Education Issues to Watch
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Updated: February 17, 2015
- N.Y.C. School System Wants More Parents to Run for Education Councils - New York City's Department of Education is looking for a few good parents. Carmen Fariña, the city's schools chancellor, announced an advertising and information campaign Feb. 11 to encourage more parents to run for positions on community and citywide education councils.
- Cuomo Ties Prison Closures To Education Reform - Cuomo tied his ongoing push to reform the state's prison system to a broader effort to overhaul public education in New York. "A school in a poor community has a different set of issues than a school in a richer school districts. Recognize that a school is more than a school, get the mentoring, pay for the tutoring, get the health assistance they need because a school is more than a school."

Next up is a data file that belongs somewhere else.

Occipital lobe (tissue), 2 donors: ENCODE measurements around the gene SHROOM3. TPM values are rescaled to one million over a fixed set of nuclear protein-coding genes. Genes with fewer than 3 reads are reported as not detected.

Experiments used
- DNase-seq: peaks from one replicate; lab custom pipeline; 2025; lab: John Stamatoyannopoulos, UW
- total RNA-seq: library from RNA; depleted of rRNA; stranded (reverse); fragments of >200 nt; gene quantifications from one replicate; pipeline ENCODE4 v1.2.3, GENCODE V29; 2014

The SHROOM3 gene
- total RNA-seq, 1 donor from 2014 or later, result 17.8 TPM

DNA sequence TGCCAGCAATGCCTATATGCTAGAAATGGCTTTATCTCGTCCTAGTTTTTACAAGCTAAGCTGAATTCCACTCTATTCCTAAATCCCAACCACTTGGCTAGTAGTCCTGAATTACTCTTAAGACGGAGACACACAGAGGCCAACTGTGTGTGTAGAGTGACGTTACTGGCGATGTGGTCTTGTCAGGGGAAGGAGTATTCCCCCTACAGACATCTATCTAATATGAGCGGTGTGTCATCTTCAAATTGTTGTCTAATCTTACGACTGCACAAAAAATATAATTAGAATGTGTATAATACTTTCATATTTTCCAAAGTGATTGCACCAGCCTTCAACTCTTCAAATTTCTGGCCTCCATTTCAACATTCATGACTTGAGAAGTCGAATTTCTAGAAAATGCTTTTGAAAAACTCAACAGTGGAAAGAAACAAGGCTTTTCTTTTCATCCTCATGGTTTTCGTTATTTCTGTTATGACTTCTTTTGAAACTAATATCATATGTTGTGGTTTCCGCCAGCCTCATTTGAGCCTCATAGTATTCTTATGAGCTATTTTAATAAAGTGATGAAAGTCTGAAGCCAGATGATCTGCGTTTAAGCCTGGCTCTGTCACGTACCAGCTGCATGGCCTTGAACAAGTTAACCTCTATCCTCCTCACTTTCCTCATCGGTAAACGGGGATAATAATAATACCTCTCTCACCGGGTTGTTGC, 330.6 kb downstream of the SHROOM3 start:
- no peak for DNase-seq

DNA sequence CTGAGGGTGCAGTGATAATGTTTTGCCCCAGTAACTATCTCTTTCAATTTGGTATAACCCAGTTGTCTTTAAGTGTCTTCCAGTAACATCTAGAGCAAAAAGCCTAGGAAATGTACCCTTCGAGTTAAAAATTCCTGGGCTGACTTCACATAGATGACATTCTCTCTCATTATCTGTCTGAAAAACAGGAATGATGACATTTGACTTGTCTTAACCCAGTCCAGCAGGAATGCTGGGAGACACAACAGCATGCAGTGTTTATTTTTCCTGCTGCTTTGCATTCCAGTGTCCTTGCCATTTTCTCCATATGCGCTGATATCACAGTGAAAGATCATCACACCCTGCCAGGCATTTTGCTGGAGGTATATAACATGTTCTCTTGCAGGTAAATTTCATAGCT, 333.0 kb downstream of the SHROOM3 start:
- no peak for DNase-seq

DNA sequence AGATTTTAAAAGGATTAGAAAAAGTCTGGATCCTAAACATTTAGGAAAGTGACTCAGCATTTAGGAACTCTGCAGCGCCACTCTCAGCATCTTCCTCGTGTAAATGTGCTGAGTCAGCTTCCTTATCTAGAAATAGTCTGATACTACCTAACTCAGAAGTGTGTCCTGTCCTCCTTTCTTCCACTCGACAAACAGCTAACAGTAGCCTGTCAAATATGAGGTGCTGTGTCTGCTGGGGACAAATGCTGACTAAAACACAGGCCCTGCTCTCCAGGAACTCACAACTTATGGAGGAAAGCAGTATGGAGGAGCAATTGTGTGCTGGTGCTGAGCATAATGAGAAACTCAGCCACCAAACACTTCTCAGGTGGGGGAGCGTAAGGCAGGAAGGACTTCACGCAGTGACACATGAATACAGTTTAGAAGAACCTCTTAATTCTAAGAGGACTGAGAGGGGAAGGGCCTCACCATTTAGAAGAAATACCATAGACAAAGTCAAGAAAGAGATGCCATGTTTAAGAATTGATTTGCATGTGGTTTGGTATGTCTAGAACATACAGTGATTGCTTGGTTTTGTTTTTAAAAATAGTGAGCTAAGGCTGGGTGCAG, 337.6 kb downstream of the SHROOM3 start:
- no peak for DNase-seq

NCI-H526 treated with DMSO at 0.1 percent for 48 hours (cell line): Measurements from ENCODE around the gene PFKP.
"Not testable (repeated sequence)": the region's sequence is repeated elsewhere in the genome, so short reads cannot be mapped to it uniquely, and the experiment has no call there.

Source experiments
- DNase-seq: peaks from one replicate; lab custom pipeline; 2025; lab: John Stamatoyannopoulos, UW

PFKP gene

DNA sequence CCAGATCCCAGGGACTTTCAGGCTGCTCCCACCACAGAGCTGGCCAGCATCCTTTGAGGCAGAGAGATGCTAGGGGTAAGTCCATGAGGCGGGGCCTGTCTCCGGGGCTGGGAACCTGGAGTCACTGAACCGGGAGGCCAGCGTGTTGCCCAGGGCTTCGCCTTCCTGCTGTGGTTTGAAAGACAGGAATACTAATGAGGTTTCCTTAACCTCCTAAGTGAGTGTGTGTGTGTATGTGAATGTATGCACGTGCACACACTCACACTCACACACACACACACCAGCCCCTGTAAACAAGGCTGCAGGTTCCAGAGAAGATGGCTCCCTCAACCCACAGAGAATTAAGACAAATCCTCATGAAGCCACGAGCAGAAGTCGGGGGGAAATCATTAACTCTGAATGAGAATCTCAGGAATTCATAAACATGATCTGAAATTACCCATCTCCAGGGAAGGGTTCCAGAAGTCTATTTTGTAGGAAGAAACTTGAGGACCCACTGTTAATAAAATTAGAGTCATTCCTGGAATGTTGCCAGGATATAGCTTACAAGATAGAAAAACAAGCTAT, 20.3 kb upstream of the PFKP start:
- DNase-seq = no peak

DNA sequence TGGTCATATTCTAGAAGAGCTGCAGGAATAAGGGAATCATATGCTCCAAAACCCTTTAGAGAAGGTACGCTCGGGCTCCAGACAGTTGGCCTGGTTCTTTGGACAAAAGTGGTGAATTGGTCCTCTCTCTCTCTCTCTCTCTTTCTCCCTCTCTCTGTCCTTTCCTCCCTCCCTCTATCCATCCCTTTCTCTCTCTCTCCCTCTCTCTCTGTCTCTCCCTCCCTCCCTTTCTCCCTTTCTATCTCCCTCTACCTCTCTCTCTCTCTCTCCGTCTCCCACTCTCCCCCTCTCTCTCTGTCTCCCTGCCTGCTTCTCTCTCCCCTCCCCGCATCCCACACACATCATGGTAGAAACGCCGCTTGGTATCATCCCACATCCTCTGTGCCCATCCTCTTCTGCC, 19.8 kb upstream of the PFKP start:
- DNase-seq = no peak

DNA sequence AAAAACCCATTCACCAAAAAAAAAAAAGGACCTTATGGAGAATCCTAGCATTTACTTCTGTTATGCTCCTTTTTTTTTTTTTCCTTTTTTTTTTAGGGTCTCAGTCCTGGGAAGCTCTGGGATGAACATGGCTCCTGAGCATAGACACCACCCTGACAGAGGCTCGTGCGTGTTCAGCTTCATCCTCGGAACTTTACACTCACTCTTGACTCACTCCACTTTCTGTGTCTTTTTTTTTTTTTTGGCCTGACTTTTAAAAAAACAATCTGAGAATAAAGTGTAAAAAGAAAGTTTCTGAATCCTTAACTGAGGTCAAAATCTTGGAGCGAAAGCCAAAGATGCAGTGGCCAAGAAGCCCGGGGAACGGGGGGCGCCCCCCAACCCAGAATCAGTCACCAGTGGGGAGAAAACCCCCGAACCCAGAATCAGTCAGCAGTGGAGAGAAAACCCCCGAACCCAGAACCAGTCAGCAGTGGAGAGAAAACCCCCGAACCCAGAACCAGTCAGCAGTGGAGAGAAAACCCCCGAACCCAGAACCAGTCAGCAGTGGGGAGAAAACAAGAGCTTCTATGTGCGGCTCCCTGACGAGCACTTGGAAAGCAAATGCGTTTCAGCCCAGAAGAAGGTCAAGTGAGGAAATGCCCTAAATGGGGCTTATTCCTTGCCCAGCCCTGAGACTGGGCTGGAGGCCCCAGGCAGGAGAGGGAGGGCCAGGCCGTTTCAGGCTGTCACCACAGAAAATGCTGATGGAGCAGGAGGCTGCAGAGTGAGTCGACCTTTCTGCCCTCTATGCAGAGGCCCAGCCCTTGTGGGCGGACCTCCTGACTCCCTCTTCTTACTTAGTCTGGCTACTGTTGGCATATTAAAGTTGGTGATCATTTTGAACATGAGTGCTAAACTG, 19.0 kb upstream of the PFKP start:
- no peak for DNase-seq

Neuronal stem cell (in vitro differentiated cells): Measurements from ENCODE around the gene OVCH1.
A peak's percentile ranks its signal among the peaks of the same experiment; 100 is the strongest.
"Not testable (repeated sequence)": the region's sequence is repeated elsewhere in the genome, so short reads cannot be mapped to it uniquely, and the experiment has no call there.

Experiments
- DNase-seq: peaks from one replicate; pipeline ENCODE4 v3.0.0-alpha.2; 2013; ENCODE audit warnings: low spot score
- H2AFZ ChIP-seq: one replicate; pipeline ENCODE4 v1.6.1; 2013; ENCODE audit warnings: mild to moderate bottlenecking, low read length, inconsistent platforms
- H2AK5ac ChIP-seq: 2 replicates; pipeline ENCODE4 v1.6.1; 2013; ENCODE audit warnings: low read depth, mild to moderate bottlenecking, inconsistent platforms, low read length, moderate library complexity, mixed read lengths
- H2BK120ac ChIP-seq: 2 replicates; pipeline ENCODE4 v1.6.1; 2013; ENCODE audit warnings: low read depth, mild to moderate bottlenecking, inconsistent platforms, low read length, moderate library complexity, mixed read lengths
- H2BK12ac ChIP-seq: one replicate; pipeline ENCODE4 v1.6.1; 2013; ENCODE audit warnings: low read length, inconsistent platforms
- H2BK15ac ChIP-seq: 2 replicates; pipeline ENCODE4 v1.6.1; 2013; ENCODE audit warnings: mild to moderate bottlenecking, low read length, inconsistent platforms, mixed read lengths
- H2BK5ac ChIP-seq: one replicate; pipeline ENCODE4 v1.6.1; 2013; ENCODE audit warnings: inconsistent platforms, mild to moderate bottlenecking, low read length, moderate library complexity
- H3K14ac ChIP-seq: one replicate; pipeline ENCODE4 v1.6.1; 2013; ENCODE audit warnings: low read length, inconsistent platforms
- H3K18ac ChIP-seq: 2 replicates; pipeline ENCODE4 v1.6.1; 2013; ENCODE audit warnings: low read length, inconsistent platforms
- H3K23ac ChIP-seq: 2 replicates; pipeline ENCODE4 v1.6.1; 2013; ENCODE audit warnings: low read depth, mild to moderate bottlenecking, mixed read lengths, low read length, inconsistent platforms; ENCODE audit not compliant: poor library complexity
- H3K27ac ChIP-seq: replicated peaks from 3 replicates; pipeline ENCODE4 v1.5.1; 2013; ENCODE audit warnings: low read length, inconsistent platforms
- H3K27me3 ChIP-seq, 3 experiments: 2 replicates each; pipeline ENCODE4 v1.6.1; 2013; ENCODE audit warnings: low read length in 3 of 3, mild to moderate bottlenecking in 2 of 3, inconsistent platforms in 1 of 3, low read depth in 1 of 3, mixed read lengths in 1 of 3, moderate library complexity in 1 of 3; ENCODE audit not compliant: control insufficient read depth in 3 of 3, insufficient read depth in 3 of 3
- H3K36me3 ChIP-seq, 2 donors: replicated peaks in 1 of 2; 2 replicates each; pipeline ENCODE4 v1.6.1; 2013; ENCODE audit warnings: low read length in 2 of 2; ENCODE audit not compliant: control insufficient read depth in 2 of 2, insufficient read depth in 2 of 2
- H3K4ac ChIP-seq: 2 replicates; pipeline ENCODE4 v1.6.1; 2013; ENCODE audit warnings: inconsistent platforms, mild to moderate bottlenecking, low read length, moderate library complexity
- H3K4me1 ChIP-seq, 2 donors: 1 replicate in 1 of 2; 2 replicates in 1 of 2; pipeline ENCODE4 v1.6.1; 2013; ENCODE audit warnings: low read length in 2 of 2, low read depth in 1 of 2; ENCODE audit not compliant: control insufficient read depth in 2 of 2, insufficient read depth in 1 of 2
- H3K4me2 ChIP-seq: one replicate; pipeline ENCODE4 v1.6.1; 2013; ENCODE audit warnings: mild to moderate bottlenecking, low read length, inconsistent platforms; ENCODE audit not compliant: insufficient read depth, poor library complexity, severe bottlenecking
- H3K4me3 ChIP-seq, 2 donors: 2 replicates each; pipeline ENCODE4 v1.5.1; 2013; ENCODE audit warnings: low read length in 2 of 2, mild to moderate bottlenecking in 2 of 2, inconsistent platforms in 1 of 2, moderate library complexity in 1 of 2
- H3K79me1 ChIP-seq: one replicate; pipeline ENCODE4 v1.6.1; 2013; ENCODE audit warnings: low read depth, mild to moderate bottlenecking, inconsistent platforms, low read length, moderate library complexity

- National Graduation Rate Hits All-Time High (Again) - The national, four-year graduation rate has ticked up for the second year in a row, growing from 80 percent in the 2011-12 school year, to 81 percent in the 2012-13 school year, according to data released in January by the U.S. Department of Education.
- Cuomo requests analysis of Massachusetts' school takeovers - New York Gov. Andrew Cuomo is asking state education officials to do a detailed analysis of Massachusetts' takeover program for failing public schools to determine the specific measures making it successful. The governor's office cites 178 failing schools in New York, including 77 that have been failing for a decade with more than 250,000 students attending over that time.